Saul may even make some sort of documentary film, and it might be about Henry or others involved in the struggle.

The novel moves back and forth between New York and South Africa, both in the past and in the present. It includes Henry’s now middle-aged son, Glenn, and his lively wife, and it is a nice touch that three generations live under one roof in what many regard as a particularly family unfriendly city.

When Saul is hijacked from Nellie’s family home in a township outside Nelspruit and taken at gunpoint to an ATM, most South Africans will murmur "how familiar".

It is a highly plausible plot and, at that point, the novel reads like a thriller.

But, the rest of it is not racy, pacey stuff. The writing style is flowing and sophisticated, as you might expect from someone who studied as a Master’s student under the tutelage of twice Booker Prize winner Peter Carey.

Another of that ilk who has praised Schneider’s book is Nobel Prize laureate Nadine Gordimer. Her cover shout on his book says: "A depth, a synthesis of human contentions, intellect, emotions, self-searching, fully realised…. A work of the meaning of exile."

Schneider’s parents were friendly with Gordimer in his childhood before they moved to the US. He remembers Joburg Sunday lunches of 20 around the table — "just immediate family, and now I have only one aunt who lives here half the year". The rest are spread across the world and Schneider and I take turns at ticking off countries where our relatives live, a shared sadness of brain drain and emotional loss.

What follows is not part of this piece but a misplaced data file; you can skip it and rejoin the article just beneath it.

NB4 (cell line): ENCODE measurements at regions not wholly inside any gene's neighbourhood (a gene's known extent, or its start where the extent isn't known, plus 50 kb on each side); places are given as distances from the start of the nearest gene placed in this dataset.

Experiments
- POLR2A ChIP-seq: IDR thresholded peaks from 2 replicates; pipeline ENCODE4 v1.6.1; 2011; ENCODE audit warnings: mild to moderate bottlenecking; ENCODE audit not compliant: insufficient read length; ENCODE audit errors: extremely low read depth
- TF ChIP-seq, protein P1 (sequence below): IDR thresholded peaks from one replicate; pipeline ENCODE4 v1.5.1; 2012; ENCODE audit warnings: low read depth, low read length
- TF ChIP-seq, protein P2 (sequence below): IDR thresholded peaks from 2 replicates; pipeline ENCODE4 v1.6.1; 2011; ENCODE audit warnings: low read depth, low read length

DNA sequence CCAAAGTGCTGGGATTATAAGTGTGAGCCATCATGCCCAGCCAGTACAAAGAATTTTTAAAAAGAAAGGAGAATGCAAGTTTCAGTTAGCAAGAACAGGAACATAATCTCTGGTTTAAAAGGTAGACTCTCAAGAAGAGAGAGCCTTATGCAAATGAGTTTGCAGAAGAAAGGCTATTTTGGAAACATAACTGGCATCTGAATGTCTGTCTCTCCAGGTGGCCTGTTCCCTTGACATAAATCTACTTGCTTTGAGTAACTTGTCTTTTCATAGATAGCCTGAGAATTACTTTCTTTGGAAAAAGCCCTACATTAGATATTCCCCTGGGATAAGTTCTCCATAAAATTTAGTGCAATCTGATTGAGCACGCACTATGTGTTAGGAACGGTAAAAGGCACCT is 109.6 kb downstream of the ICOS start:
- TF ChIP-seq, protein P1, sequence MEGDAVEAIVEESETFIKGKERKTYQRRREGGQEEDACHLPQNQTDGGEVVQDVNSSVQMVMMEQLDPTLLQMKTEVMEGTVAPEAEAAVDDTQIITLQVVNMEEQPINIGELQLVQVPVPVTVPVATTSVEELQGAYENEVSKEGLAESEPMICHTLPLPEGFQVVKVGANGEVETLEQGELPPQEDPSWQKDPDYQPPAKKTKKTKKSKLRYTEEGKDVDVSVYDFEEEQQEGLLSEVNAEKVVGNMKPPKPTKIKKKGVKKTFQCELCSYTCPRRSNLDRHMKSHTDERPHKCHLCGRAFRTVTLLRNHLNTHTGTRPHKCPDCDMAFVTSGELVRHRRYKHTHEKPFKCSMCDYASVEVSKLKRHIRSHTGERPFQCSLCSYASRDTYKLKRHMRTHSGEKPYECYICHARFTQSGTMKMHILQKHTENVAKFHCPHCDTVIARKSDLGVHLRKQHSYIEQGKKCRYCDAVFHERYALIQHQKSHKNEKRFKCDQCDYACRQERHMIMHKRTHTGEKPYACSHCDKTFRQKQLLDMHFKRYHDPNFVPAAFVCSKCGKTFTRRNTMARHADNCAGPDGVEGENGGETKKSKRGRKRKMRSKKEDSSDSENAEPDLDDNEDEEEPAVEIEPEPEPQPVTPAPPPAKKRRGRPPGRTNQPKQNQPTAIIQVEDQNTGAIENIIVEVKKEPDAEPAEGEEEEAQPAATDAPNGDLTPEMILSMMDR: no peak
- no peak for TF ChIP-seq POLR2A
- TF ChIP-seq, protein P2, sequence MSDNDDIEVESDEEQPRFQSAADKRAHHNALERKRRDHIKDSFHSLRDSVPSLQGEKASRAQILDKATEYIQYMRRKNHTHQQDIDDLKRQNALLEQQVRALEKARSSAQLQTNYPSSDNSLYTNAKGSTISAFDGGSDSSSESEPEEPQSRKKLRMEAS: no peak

He struggled initially at leaving friends behind at St John’s College and being the "foreign kid" in Atlanta, ahead of the deluge of South Africans who emigrated there in the 1980s. "I come back a lot more than my parents do, I feel at home here. For 10 years I came back every year, even twice a year. It was so lovely to see my real friends and those ties."

University followed, then a business scholarship to Japan and finally New York, where he now works as a partner in a small company "helping big companies solve e-mail and online marketing problems. It’s boring but steady".

Schneider lives both in New York, "which I now love", and London, "where my heart is, because that is where my lady is. We’re expecting our first child any day now and soon I’ll be spending my time with nappies and bottles."

He is thrilled at the prospect, "jumping out of my boots with excitement".

He has been published in several international literary magazines, including McSweeneys, Conjunctions and Bold Type. It has taken him six years to write this, his debut novel, and he quotes one of his favourite authors, Philip Roth in explanation: "Beginning a book is unpleasant."

He insists that the book is not autobiographical, "but most certainly many characters have something to do with their authors on some level".

He, like Henry, likes Bach and Bob Dylan, dislikes stretch limousines, has a family with a Lithuanian background "and we both know what it feels like to live as displaced South Africans, or not-quite-Americans".

This book has left a deep emotional crater in my psyche, dealing as it does with loss of family. I expect many of his readers make comments such as this.

"They don’t, and yet they should because that is where the main character, Henry, and I touch. It’s the launching pad of my book!"